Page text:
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Psychogeography: City, Utopias and MapsUmělec 2005/3
Denisa Kera | psychogeography | en cs de es
There is an apparently haphazard stain across an invitation to the vernissage of South Korean art group Flyingcity’s psychogeographic exhibition at the Display gallery in Prague that covers a map of Seoul. That spot opens space for investigation. What is the origin of the stain? Be it dramatic (blood), or purely trivial (coffee), the shape on the map demarcates and creates a new territory.
The official map of the city is overlaid with a “map” of a personal story that invites us to go on a trip and to determine what the locations connected by the stain have in common. How does the personal story overlap with the story of the city? How does one seek out the footprints of a city’s individual and collective stories? Where in the city can we find a similar stain, an incidentally created urban unit that is the result of some unknown catastrophe or a completely forgotten event?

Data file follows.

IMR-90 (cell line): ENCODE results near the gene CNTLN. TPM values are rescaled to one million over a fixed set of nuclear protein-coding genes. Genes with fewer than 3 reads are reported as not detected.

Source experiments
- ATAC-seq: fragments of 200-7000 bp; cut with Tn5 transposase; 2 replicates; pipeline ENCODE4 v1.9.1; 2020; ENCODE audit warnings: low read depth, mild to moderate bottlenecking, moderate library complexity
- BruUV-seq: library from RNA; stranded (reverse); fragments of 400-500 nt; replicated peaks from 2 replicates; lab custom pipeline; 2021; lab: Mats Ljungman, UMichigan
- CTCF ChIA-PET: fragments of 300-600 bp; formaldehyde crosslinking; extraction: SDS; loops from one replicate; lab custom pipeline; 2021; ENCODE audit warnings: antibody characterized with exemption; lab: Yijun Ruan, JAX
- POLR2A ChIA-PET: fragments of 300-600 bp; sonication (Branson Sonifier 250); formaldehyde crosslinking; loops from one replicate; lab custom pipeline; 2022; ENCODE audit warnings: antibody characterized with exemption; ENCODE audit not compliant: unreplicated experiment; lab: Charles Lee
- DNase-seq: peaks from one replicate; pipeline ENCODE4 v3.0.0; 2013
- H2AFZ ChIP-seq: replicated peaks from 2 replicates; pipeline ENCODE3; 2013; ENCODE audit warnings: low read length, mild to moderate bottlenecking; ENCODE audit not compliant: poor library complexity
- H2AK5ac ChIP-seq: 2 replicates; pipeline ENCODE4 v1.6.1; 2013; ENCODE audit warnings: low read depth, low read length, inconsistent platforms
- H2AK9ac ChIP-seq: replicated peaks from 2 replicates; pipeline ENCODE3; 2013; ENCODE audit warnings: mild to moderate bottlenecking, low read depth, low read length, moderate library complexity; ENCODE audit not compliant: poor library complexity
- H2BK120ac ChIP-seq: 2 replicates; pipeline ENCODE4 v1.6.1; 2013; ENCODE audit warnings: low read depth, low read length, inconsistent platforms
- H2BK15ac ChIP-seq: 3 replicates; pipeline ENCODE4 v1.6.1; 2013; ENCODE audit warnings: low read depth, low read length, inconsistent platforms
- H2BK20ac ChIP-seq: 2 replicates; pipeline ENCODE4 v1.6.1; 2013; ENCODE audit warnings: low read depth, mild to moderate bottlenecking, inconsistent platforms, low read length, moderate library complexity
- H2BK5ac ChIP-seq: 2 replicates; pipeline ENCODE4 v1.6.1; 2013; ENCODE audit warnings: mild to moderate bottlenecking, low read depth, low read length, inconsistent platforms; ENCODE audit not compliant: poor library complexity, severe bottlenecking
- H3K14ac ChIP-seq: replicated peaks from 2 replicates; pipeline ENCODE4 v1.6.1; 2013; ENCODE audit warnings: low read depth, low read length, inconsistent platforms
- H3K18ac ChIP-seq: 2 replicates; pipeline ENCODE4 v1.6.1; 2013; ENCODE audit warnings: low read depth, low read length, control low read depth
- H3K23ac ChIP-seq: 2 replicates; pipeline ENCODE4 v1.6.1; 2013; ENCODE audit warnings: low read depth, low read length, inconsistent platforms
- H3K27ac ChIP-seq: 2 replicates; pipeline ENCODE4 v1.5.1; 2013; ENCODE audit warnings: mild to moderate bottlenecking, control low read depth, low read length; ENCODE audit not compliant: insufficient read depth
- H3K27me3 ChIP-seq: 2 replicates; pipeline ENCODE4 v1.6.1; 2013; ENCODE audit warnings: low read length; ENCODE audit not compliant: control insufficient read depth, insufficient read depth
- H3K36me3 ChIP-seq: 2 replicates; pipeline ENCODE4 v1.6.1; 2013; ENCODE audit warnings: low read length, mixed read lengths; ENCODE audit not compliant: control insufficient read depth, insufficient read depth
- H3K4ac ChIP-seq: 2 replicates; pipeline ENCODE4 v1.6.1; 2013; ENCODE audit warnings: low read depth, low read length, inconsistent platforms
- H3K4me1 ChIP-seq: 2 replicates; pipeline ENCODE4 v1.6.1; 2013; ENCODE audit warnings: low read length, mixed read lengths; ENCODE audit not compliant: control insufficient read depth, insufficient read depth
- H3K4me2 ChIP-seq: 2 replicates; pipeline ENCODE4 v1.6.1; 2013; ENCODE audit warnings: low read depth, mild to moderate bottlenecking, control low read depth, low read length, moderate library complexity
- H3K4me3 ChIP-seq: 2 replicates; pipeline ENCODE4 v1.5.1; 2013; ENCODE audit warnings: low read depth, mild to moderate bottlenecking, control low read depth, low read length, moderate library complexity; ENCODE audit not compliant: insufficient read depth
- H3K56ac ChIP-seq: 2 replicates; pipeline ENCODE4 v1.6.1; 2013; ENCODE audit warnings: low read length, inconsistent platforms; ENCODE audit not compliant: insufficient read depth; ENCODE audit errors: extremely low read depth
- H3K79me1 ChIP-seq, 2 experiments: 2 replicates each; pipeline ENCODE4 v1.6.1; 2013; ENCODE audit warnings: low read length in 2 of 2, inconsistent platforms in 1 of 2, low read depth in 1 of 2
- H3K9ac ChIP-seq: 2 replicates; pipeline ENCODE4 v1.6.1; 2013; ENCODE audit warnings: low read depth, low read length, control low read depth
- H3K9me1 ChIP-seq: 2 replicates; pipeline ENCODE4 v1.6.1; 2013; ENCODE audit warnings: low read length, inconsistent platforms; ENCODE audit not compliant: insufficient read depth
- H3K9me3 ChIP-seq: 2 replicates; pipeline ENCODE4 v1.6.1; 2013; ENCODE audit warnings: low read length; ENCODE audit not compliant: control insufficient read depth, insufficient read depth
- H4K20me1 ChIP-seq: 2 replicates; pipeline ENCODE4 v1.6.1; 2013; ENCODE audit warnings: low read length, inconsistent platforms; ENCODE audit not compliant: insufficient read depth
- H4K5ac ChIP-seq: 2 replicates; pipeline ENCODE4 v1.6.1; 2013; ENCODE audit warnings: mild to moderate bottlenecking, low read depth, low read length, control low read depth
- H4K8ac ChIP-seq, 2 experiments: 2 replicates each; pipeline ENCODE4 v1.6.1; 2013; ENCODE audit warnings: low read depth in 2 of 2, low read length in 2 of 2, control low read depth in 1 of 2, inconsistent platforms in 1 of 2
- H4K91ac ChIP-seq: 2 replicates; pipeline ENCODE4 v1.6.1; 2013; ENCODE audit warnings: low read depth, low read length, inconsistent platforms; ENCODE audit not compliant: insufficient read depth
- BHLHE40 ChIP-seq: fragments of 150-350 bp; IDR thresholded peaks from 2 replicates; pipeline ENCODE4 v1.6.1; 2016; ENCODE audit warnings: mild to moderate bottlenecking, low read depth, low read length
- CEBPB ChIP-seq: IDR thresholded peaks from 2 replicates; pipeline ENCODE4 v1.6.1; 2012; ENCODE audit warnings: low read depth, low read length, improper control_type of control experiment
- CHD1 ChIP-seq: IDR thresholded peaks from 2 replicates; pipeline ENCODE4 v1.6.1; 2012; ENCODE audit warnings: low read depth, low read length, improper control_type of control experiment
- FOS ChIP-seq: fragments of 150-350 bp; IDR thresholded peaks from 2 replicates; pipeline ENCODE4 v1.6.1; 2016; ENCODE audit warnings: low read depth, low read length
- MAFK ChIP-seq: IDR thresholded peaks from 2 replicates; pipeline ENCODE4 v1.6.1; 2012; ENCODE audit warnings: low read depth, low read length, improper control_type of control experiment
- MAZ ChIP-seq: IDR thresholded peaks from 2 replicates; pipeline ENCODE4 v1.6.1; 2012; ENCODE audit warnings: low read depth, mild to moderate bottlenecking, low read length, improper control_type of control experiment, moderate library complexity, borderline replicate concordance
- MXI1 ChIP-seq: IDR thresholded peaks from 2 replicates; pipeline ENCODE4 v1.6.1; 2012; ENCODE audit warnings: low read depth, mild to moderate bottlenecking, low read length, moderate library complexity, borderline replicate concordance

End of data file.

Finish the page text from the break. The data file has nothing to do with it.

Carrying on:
Psychogeography is a type of urban research; but it is also a form of entertainment that allows us to experience well-known places in a new way, to change the everyday routine and habits, and make the city-walk an art performance. It draws on the criticism of the functionalism and urbanism of the 1950s and 60s from the artists and thinkers of the Situationist International movement. Against unification and rationalization, psychogeography emphasizes experiments and play. The original inspiration was probably the figure of a city flaneur, as described by Walter Benjamin in his study of Charles Baudelaire; but there are also other descriptions of the city, such as that of Thomas De Quincey, or Dickens’ night walks of London. For the writers of the 19th century, the city is an important “topos” that we tend to overlook just like everything familiar and well-known.
Maps and Interpretations of Reality